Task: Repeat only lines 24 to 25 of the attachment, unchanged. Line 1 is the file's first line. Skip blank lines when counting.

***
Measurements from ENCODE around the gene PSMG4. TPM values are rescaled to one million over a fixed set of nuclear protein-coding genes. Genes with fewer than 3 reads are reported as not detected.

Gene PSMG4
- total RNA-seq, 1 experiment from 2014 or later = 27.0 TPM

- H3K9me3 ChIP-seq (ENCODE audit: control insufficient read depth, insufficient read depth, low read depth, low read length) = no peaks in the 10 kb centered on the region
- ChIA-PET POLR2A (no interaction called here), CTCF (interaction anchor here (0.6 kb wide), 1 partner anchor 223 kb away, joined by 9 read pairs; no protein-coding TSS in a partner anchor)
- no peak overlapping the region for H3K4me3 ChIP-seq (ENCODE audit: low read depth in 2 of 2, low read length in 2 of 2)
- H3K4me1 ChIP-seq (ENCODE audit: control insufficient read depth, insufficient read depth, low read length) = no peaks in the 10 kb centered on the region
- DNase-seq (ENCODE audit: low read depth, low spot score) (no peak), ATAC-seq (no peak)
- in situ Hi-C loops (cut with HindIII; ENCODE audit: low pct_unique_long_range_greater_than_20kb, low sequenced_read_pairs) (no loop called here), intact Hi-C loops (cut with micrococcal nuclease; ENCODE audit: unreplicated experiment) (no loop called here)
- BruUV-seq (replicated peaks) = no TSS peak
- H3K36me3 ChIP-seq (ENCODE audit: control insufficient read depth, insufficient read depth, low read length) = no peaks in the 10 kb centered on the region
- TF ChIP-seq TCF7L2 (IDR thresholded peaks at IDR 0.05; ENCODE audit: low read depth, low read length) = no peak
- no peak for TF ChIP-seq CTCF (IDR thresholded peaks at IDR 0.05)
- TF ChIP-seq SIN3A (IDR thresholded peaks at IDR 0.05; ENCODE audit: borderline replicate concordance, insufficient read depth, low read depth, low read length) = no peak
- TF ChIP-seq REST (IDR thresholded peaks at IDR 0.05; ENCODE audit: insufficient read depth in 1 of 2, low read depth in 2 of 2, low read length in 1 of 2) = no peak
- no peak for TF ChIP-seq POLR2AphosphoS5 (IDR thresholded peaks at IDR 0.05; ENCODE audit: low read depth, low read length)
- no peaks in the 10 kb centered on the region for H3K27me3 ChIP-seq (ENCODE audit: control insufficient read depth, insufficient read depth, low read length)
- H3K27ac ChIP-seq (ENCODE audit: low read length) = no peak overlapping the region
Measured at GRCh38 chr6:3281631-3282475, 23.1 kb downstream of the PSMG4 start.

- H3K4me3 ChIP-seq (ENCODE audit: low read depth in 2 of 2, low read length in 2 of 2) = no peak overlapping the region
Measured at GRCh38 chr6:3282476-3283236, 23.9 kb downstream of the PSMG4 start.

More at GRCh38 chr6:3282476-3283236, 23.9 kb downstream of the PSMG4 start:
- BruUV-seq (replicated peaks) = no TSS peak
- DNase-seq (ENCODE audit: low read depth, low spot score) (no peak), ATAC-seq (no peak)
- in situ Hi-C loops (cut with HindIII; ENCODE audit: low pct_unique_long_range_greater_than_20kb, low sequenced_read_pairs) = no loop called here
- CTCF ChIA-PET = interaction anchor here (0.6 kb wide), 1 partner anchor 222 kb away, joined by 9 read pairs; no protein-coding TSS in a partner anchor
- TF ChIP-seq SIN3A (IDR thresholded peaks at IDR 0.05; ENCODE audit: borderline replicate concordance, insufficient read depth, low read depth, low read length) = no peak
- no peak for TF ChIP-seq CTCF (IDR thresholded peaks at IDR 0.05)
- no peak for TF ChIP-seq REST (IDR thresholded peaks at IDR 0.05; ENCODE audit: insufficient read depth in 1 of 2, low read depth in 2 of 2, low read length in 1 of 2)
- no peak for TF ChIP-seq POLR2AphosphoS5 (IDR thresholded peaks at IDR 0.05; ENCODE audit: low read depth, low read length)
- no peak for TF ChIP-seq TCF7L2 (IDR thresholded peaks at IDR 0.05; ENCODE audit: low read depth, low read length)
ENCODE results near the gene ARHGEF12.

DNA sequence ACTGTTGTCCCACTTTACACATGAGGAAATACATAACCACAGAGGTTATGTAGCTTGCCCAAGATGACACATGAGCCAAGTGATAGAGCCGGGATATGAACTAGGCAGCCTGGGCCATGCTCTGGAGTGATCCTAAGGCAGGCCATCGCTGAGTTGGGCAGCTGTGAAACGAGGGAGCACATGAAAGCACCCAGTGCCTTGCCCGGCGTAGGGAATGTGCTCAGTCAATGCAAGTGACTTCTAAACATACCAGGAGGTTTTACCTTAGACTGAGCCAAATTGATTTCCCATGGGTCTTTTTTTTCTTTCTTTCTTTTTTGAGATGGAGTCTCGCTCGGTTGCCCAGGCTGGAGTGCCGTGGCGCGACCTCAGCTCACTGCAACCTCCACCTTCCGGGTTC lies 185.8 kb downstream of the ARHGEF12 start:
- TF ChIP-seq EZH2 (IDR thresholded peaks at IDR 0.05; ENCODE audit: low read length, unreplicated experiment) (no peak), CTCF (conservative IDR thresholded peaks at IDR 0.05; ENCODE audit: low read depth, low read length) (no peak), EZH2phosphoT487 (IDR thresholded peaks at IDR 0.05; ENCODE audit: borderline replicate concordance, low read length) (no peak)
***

- DNase-seq (ENCODE audit: low read depth, low spot score) (no peak), ATAC-seq (no peak)
- in situ Hi-C loops (cut with HindIII; ENCODE audit: low pct_unique_long_range_greater_than_20kb, low sequenced_read_pairs) = no loop called here